SpaceX will try again this weekend to get new supplies to the International Space Station after bad weather at the launch site forced the company to call off its first attempt.
The mission will take off from NASA’s Kennedy Space Center in Florida at 2:20 p.m. ET Saturday. Should weather throw those plans out of whack again, a backup launch window has been set for 1:58 p.m. ET on Sunday. The original launch date was Tuesday.
The plethora of supplies on board includes a pair of new solar panels for the space station, dwarf tomato seeds and a range of science experiments. There will also be treats for the astronauts on the space station, such as ice cream and Thanksgiving dishes such as spicy green beans, cranberry apple desserts, pumpkin pie and candy corn.
The solar panels will be installed outside the floating lab during spacewalks scheduled for Nov. 29 and December 3. She will give the space station a power boost.
SpaceX has launched more than two dozen resupply missions to the space station over the past decade as part of a billion-dollar deal with NASA. This launch comes amid SpaceX’s busiest year yet, with more than 50 operations to date, including two astronaut missions.
The cargo on board includes a number of health-related items, such as the Moon microscope kit. The hand-held portable microscope allows astronauts to collect and transmit images of blood samples to flight surgeons on the ground for diagnosis and treatment.
Nutrients are an important part of maintaining good health in space. But there is a shortage of fresh produce on the space station compared to the prepackaged meals astronauts eat during their six-month stay on the space station. low Earth orbit.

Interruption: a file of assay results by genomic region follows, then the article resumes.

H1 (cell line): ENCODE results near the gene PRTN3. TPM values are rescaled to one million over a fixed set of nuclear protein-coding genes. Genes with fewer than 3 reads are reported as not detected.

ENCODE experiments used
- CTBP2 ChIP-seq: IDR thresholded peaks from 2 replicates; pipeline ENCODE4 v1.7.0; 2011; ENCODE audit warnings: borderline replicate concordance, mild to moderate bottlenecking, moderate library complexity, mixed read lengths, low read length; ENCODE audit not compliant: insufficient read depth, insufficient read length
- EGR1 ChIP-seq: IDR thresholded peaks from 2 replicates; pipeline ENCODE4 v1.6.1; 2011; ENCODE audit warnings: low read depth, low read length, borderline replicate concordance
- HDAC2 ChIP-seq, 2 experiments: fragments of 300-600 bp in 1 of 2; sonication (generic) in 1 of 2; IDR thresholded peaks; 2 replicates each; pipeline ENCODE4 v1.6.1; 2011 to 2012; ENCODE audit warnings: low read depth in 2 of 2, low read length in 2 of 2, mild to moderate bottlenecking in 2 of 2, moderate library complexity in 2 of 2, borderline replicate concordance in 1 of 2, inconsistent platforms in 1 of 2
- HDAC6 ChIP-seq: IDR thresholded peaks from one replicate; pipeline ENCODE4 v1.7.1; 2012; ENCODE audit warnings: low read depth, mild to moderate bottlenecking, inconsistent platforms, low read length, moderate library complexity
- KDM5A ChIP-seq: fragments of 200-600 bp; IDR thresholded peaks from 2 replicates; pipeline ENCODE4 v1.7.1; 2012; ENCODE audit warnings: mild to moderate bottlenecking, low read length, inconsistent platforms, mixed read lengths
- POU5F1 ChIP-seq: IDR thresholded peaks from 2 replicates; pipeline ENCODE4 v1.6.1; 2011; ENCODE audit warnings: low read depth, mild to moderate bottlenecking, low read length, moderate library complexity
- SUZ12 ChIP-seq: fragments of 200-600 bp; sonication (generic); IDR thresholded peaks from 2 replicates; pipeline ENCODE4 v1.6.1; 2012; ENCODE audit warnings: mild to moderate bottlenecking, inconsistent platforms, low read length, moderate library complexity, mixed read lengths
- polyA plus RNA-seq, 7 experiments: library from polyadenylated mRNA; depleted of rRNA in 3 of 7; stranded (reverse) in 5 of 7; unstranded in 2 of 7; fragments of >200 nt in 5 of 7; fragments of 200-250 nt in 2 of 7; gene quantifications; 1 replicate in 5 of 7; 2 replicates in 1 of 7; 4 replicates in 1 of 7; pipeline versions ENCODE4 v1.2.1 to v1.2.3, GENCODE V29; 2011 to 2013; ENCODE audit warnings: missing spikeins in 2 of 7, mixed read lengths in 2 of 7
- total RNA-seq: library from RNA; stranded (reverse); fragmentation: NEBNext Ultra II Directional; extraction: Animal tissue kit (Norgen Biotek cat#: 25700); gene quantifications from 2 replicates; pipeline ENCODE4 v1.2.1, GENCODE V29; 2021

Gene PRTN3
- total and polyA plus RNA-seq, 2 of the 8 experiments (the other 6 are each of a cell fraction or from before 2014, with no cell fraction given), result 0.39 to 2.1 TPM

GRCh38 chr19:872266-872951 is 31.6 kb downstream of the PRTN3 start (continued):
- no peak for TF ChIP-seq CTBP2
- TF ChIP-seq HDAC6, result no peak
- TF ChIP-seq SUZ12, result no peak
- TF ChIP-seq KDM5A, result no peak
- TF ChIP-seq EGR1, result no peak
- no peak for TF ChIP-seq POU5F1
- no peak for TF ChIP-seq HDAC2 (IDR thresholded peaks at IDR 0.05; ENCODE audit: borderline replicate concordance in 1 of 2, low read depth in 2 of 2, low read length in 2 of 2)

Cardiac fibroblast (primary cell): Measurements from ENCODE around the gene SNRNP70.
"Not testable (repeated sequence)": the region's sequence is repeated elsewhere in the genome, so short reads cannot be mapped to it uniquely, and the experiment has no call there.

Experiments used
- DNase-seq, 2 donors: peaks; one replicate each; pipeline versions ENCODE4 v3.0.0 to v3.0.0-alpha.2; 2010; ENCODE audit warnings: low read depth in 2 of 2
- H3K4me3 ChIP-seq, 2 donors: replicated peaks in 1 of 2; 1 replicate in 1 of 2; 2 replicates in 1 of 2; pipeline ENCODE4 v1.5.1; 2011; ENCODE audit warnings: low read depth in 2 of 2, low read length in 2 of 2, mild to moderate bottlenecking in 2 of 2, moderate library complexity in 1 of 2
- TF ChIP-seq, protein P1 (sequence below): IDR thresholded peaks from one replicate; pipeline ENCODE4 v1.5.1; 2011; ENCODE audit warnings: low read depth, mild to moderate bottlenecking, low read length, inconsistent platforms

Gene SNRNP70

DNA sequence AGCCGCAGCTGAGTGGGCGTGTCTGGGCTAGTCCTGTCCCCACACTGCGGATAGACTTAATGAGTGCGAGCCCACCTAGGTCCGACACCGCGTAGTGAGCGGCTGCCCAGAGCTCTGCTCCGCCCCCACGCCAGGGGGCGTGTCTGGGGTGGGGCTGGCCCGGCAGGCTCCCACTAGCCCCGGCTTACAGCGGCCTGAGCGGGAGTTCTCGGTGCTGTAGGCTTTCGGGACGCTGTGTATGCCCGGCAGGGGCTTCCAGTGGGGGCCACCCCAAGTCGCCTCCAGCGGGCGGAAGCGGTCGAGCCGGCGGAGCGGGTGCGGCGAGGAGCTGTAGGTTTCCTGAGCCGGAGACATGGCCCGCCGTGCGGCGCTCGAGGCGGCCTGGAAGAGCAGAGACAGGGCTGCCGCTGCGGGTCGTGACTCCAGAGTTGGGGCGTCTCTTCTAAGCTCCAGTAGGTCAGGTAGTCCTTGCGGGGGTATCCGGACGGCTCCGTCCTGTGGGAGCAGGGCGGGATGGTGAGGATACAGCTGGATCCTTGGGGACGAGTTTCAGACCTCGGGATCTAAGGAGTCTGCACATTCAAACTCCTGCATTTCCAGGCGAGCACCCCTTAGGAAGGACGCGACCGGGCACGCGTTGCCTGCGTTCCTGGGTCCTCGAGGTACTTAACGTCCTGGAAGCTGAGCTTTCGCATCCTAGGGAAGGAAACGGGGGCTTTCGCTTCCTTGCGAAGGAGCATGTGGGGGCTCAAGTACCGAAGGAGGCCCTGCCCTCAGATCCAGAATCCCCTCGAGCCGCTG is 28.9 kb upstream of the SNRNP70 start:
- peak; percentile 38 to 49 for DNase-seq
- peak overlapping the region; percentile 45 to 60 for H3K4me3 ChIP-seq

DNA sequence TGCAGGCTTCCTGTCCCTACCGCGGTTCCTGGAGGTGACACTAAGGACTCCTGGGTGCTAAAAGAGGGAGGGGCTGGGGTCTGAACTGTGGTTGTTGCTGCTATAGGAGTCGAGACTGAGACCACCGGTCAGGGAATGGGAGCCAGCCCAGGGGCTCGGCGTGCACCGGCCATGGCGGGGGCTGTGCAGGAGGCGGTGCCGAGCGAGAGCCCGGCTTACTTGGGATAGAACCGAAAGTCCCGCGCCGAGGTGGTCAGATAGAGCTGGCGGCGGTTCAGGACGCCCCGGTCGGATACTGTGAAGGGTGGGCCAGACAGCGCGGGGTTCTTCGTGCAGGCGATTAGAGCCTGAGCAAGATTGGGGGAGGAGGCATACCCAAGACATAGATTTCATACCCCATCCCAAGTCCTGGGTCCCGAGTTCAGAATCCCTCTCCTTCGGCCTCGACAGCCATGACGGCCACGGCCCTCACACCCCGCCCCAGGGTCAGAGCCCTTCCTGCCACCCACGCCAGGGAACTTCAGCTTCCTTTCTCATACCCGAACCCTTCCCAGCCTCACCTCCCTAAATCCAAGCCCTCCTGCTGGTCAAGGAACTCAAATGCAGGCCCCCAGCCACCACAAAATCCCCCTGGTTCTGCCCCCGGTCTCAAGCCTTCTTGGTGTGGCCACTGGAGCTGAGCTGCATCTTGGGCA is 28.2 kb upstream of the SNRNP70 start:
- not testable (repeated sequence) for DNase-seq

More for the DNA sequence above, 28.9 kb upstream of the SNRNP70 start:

“It’s fairly important to our exploration goals at NASA to not only be able to provide nutrition to the crew, but also to look at different types of plants as sources of nutrients that we would struggle to use. to sustain the long journeys between distant destinations such as Mars and so on,” said Kirt Costello, chief scientist for NASA’s International Space Station Program and deputy manager of the ISS Research Integration Office.
Astronauts have grown and tasted different varieties of lettuce, radishes and peppers on the International Space Station. Now the crew members can add some dwarf tomatoes – specifically Red Robin tomatoes – to their list of space-grown salad ingredients.
The experiment is part of an effort to provide continuous production of fresh food in space.
The dwarf tomato seeds will be grown under two different light treatments to measure the impact on the number of tomatoes that can be harvested, as well as the nutritional value and taste of the plants. Red Robin tomatoes will also be grown in soil as a control experiment. The two crops will be compared to measure the effects of a zero gravity environment on tomato growth.
The space tomatoes will be grown in small bags called plant cushions installed in the Vegetable Production System, also known as the Veggie Grow Room, on the space station. The astronauts will regularly water and care for the plants.
“Tomatoes will be a new adventure for us in the field of vegetables team, in an effort to figure out how to properly water these thirsty plants without overwatering,” said Gioia Massa, NASA’s space crop production scientist and principal investigator on the tomato study.
In the spring, the tomatoes are ready for their first taste test.
The crew is expecting harvest tomatoes 90, 97 and 104 days after the plants begin to grow. During taste tests, the crew evaluates the taste, aroma, juiciness and texture of the tomatoes grown with the different light treatments. Half of each tomato crop is frozen and sent back to Earth for analysis.
Growing plants on the space station not only provides the opportunity for fresh food and creative taco nightsit can also improve the mood of the crew during their long spaceflight.
Surveys will track astronauts’ moods as they care for and interact with the plants to see how tending the seedlings improves crew health. experience amid the isolation of the space station.
The hardware is still in development for greater crop production on the space station and eventually on other planets, but scientists are already planning which plants will grow best on the moon and Mars. A team earlier this year successfully grew plants in lunar soil that included samples collected during the Apollo missions.
“Tomatoes are going to be a great crop for the moon,” Massa said. “They’re very nutritious, very tasty, and we think the astronauts will be very excited to grow them there.”